THE TWO DIMENSIONAL SHADOW
With the ever-present nature of social media taking up increasing time and space in our lives, most of us have a curated online persona we convey to the outside world, with some so sophisticated, they are almost impossible to find flaws in, no matter how different from their owner. Chicago-based photographer Jaclyn Wright (1986) addresses this imbalance, as well as the amount of information recorded about us online, in her work The Two-Dimensional Shadow, a visual study of society and our ever-changing concept of privacy.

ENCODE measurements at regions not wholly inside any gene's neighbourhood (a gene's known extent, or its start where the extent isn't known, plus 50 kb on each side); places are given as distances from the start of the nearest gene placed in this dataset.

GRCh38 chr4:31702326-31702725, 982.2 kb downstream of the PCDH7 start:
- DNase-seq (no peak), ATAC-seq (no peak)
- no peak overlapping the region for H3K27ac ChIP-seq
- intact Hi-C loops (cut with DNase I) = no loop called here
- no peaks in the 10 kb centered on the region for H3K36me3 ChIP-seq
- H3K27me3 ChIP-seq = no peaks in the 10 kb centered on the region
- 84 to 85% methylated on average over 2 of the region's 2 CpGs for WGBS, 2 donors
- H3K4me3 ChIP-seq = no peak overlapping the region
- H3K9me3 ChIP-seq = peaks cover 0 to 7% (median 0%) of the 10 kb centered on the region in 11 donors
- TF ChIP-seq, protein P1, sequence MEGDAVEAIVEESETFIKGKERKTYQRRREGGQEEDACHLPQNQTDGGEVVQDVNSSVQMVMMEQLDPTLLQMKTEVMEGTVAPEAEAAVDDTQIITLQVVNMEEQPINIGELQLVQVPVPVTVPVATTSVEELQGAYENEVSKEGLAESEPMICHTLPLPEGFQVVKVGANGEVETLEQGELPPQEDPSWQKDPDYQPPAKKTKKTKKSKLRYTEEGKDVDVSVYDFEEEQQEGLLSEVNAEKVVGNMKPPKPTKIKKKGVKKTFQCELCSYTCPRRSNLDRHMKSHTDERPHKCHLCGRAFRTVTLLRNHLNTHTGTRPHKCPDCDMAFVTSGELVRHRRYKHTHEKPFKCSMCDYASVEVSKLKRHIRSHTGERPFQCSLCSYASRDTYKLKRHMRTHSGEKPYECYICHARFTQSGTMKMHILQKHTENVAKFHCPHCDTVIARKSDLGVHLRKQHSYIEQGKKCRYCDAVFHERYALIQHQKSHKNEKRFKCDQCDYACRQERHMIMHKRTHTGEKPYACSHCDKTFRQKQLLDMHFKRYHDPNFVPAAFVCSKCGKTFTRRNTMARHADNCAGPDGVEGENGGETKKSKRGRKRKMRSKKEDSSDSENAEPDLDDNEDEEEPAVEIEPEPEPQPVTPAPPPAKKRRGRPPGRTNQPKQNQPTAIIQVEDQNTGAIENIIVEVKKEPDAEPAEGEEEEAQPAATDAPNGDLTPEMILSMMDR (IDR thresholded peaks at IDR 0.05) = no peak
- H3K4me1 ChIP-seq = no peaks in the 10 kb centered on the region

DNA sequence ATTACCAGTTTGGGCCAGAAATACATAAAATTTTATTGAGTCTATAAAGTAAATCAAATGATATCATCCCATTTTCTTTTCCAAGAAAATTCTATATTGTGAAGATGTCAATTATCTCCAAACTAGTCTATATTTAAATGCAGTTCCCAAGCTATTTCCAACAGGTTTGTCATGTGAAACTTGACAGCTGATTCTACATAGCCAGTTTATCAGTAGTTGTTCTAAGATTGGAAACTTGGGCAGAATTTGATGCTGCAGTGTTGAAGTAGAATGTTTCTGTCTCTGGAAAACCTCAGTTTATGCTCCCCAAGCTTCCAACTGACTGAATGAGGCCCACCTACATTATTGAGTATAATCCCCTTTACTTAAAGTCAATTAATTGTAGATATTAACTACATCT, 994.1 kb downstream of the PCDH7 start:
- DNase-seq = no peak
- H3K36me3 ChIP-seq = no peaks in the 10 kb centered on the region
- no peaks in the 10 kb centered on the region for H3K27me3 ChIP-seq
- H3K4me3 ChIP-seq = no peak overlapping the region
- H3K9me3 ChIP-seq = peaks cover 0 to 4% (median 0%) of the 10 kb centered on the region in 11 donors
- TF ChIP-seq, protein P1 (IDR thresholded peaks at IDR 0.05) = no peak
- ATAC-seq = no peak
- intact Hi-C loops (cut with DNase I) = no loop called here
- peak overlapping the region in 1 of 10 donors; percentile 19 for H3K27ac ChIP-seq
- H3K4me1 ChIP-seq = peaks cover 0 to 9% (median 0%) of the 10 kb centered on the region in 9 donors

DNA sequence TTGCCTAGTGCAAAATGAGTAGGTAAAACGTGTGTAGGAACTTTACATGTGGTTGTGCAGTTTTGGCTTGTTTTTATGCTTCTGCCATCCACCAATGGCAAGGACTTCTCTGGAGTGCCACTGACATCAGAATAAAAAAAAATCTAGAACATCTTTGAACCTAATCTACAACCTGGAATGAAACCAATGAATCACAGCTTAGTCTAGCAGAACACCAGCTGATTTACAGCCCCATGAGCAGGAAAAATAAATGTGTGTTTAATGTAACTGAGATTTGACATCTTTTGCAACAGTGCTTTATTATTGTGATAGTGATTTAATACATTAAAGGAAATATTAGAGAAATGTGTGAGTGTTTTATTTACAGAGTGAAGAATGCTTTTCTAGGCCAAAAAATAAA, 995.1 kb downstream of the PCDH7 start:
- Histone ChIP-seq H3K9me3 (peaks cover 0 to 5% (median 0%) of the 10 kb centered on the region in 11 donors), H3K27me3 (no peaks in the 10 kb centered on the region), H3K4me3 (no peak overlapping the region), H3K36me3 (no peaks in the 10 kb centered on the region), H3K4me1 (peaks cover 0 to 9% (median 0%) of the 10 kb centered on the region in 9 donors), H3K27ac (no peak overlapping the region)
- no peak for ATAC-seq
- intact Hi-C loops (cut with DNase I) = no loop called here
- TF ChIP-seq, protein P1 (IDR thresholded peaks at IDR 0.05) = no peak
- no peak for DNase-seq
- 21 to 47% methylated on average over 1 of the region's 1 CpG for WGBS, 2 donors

The images on first glance seem to be digital glitches, the screen you dread seeing on your laptop or an error message on a mobile phone. They are in fact 3D installations, photographed to trick the eye, where the source material has been digitally manipulated and twisted out of recognition, such as in the grey disks of one, the Apple logo can be seen when observed closely. Wright states that “the images are an accumulation of data twisted, manipulated and restructured to represent our understanding” of technology. Wright’s work highlights that we trust and put so much of our lives into these digital databases, even though we know so little about how they actually operate.